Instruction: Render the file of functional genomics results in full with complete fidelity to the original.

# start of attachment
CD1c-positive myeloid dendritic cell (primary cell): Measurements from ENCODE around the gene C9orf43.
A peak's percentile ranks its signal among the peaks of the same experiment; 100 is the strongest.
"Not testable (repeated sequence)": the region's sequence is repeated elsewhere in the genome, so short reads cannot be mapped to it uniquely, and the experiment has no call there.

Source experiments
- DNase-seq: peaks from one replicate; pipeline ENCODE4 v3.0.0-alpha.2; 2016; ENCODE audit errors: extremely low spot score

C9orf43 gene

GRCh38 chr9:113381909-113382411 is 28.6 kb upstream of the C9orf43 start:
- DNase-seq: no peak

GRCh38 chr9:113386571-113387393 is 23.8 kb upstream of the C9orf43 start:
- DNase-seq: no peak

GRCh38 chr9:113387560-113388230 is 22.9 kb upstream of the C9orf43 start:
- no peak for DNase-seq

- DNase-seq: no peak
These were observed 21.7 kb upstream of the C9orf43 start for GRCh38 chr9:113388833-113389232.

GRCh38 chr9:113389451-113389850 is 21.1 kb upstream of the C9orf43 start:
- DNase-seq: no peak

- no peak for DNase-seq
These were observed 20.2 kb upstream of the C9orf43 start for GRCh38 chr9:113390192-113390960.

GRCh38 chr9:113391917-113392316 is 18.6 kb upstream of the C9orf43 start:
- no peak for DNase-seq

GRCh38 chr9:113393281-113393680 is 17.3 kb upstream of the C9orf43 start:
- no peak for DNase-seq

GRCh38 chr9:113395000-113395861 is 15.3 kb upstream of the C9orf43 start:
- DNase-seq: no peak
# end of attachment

CD1c-positive myeloid dendritic cell (primary cell): Measurements from ENCODE around the gene C9orf43.
A peak's percentile ranks its signal among the peaks of the same experiment; 100 is the strongest.
"Not testable (repeated sequence)": the region's sequence is repeated elsewhere in the genome, so short reads cannot be mapped to it uniquely, and the experiment has no call there.

Source experiments
- DNase-seq: peaks from one replicate; pipeline ENCODE4 v3.0.0-alpha.2; 2016; ENCODE audit errors: extremely low spot score

C9orf43 gene

GRCh38 chr9:113381909-113382411 is 28.6 kb upstream of the C9orf43 start:
- DNase-seq: no peak

GRCh38 chr9:113386571-113387393 is 23.8 kb upstream of the C9orf43 start:
- DNase-seq: no peak

GRCh38 chr9:113387560-113388230 is 22.9 kb upstream of the C9orf43 start:
- no peak for DNase-seq

- DNase-seq: no peak
These were observed 21.7 kb upstream of the C9orf43 start for GRCh38 chr9:113388833-113389232.

GRCh38 chr9:113389451-113389850 is 21.1 kb upstream of the C9orf43 start:
- DNase-seq: no peak

- no peak for DNase-seq
These were observed 20.2 kb upstream of the C9orf43 start for GRCh38 chr9:113390192-113390960.

GRCh38 chr9:113391917-113392316 is 18.6 kb upstream of the C9orf43 start:
- no peak for DNase-seq

GRCh38 chr9:113393281-113393680 is 17.3 kb upstream of the C9orf43 start:
- no peak for DNase-seq

GRCh38 chr9:113395000-113395861 is 15.3 kb upstream of the C9orf43 start:
- DNase-seq: no peak